I’m just sneaking in a few more of the fantastic titles being released just in time for the 50th anniversary of the Apollo 11 moon landing.
‘The Spacesuit’ by Alison Donald, illustrated by Ariel Landy (Maverick Books)
Ever since I heard about this book, I had been desperate to read it. It’s based on the true story of seamstress, Eleanor Foraker, who worked sewing bras and nappies for Playtex before being approached to precision stitch a spacesuit which could go to the moon! Take a peek into a little-known part of the space race story.
Told in picture book format with brilliant full page illustrations, we follow Ellie from childhood sewer, to creator of spacesuits. It takes the reader through the design process and the decision to make it of many soft layers and joint it like an onion to ensure flexibility, through the trial of needing special sewing machines to get through the 21 layers of material used and through the nail-biting judging process. It truly was a feat of engineering and teamwork.
Take note – there’s a handy QR code at the back which can be scanned for further information.
‘How To Be An Astronaut and Other Space Jobs’ by Dr Sheila Kanani & Sol Linero (Nosy Crow)
This strikingly-illustrated title covers all aspects of the training and skills needed to be an astronaut, or a space chef, or to design a spacecraft. I loved the clear layouts with an excellent balance of text to illustration which make this suitable for independent readers aged 7+
It’s unique in the fact that the book explores the behind-the-scenes roles such as mission control, all the people who work hard on many aspects of the spacecraft, suits, satellites to ensure that astronauts can launch and return in safety. I also enjoyed the timeline of space exploration which dates right back to female astronomer, Aglaonike, in Ancient Greece who could predict lunar eclipses.
‘Where Once We Stood’ by Christopher Riley and Martin Impey (Harbour Moon Publishing)
This large-scale book is a glorious collection of first-hand accounts from those involved in successfully enabling 12 people to walk on the moon between July 1969 and December 1972. A combination of extensive interviews with the astronauts themselves and transcripts of conversations held on the moon, Riley has created a fascinating story to accompany Impey’s much-celebrated paintings.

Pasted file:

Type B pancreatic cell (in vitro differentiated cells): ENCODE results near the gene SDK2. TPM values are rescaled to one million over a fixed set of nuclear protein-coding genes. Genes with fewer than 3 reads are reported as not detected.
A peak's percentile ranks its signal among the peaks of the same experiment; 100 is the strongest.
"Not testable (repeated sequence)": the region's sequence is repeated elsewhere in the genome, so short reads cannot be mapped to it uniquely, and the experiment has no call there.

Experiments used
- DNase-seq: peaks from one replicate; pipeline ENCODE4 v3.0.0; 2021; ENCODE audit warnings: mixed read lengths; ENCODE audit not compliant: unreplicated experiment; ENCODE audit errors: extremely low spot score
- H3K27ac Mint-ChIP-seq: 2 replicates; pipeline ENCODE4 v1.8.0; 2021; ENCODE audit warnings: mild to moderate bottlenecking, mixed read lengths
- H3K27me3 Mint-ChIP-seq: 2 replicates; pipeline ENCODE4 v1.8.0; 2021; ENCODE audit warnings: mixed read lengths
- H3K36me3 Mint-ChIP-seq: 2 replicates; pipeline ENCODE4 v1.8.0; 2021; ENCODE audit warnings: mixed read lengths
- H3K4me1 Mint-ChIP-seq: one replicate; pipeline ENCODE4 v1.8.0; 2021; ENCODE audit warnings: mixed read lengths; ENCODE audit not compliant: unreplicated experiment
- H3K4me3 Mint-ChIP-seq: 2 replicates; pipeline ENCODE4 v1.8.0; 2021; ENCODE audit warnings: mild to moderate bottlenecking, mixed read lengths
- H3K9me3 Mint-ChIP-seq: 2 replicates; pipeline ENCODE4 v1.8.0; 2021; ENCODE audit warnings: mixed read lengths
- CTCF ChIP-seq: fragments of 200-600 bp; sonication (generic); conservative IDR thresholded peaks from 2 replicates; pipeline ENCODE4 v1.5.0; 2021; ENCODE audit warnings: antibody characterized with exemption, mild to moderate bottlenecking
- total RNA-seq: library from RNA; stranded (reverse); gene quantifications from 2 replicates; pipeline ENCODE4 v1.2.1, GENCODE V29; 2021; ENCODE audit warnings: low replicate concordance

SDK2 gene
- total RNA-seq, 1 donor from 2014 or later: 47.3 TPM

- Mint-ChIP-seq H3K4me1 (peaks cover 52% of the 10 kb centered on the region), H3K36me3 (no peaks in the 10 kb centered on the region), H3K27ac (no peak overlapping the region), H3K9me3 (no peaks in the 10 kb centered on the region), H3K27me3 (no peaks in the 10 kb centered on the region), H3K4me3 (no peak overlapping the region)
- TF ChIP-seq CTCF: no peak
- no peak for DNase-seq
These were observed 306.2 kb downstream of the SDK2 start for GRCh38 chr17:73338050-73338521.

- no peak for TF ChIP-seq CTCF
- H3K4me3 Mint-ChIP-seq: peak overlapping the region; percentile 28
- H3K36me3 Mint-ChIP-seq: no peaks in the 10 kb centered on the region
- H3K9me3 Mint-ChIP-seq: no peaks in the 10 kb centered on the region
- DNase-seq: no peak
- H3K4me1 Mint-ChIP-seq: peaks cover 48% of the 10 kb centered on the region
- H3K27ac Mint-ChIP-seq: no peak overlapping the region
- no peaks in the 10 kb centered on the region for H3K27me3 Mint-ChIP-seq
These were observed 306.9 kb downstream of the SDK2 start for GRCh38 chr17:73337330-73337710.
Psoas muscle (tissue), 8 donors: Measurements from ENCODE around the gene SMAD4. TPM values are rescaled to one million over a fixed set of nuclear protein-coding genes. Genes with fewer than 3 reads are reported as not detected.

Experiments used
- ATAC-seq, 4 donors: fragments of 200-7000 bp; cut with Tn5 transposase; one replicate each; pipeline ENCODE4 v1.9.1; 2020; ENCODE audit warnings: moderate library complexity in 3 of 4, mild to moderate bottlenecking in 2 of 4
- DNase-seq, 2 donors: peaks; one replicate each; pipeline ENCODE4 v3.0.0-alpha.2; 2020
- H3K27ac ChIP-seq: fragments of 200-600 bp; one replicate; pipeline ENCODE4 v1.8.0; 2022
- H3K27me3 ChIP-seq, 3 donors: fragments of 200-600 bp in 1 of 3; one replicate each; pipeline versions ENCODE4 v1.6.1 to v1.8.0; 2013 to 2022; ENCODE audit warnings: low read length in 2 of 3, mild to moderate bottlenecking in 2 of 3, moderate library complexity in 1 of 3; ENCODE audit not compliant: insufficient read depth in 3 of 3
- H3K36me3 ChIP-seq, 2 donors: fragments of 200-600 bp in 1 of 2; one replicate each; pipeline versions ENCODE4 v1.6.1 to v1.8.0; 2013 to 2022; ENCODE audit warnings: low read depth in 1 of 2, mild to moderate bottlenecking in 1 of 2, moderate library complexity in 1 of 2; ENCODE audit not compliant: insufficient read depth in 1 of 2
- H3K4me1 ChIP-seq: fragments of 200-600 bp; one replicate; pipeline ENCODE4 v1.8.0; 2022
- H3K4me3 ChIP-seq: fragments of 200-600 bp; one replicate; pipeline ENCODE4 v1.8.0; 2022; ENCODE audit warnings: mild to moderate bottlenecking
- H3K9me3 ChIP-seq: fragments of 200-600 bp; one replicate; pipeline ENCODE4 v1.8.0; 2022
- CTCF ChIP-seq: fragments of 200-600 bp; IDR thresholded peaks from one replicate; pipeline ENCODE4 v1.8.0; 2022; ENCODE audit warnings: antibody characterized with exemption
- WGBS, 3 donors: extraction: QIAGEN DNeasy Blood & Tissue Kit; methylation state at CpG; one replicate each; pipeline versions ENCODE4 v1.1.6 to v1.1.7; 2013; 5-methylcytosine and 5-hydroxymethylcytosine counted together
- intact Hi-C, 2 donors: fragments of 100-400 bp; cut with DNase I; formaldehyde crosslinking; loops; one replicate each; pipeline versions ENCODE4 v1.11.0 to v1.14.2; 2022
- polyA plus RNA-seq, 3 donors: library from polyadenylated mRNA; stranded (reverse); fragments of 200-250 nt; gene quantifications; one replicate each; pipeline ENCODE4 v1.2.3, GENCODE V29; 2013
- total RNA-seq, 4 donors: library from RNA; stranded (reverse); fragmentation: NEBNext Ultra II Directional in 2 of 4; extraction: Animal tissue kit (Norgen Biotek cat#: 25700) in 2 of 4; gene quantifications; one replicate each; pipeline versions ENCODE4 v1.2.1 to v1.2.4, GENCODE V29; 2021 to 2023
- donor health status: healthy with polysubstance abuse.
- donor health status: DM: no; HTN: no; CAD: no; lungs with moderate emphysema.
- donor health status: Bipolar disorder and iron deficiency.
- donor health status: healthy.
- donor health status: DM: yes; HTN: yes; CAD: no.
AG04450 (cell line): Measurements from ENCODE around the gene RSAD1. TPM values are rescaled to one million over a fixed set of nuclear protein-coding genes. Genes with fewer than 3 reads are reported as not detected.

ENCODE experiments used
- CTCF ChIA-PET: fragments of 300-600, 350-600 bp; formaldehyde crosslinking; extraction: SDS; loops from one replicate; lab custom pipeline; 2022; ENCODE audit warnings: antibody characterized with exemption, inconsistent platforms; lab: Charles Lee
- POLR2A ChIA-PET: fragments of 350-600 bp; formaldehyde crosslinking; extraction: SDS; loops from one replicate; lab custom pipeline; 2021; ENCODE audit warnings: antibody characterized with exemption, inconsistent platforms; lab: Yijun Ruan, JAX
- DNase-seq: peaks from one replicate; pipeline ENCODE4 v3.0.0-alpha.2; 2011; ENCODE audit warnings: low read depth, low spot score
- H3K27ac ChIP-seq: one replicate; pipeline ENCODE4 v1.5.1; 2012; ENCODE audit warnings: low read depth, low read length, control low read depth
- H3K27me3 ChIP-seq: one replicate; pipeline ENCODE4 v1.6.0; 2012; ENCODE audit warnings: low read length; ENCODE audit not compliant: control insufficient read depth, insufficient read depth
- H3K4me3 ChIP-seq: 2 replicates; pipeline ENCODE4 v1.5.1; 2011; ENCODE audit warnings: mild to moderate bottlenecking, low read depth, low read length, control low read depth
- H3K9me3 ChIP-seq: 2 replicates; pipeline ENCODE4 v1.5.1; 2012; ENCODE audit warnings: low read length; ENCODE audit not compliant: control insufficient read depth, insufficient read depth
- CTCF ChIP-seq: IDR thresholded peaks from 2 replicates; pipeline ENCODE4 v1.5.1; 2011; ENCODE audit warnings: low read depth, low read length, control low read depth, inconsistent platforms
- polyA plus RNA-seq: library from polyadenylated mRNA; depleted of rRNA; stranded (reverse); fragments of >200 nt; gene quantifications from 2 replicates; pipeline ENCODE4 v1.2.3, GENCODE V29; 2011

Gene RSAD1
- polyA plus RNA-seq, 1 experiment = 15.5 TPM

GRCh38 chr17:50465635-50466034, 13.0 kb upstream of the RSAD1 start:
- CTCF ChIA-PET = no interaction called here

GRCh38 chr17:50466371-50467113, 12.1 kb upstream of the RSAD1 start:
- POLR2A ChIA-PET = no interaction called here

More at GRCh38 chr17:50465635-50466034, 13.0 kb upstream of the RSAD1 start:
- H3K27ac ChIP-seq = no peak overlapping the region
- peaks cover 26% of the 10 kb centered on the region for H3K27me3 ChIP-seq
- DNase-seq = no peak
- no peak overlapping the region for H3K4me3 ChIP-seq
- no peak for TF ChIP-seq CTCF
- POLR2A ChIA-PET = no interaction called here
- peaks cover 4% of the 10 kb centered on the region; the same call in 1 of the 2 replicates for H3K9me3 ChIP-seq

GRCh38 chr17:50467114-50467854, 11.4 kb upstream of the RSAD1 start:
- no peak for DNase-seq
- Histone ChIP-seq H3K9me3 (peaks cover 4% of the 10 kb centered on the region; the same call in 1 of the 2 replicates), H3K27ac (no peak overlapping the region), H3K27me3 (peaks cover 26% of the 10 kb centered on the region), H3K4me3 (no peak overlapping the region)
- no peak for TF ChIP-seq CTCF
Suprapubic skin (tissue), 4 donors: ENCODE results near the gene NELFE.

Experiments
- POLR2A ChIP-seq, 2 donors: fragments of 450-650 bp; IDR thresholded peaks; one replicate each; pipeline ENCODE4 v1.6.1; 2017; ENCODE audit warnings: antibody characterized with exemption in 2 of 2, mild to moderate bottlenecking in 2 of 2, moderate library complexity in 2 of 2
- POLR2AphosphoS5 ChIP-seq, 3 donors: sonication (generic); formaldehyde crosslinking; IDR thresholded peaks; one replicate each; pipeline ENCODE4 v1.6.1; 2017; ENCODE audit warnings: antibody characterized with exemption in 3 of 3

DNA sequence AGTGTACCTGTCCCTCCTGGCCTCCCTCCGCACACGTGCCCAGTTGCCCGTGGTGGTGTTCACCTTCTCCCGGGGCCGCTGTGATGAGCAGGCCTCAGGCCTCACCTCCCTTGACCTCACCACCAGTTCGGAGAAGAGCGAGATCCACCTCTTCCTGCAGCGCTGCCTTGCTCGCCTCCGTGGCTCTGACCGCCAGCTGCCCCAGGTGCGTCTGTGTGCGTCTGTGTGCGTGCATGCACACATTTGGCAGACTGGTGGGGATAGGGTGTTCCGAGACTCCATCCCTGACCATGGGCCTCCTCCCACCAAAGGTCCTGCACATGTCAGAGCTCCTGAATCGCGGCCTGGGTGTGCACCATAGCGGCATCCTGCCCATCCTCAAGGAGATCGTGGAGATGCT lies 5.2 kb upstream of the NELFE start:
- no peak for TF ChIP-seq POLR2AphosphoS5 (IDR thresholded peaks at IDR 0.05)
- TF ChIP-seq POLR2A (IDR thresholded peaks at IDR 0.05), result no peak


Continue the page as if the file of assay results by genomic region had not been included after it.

The careful use of maps and illustrations will enable older KS2 readers to put themselves into the spacesuits of those men who achieved one of humankind’s greatest feats – walking on the surface of our moon. I would recommend this for anyone aged 10+
‘Trailblazers: Neil Armstrong – First Man on the Moon’ by Alex Woolf, illustrated by Luisa Uribe, George Ermos and Nina Jones (Stripes Books)
This biography of the first man to walk on the moon, fills readers in on the space race between the Soviet Union and the U.S.A which preceded Armstrong’s momentous moonwalk. We also learn about his childhood and schooldays, where his love of aeronautics and learning first blossomed and helped him on the way to becoming a research pilot then participant in Project Gemini.
A really engaging read packed full of information I had never heard before. I loved the way that the text of the biography was interspersed with reports, lists, and fact files, as well as plenty of illustrations to bring the action to life. Perfect for independent readers aged 7+
‘Balloon to the Moon’ by Gill Arbuthnott and Christopher Nielsen (Big Picture Press)
This beautiful book tells the story of flight from kites to space stations and is born out of the author’s fascination with Space as a child growing up in the 1960s.
Using a striking palette of mainly blues and oranges, the illustrator has created timelines and comic strips, full page illustrations and scientific diagrams which make this book a visually appealing read. It has been cleverly organised in a countdown style with 10 being Balloons and 1 being the countdown to take off.
This is one of those books which would be a pleasure to dip in and out of, with a wealth of information to explore at the reader’s leisure. 8+
So that’s my final Space round up in honour of the 50th anniversary of the first moon landing. If you’d like more non-fiction titles click HERE, or HERE for some fabulous fiction.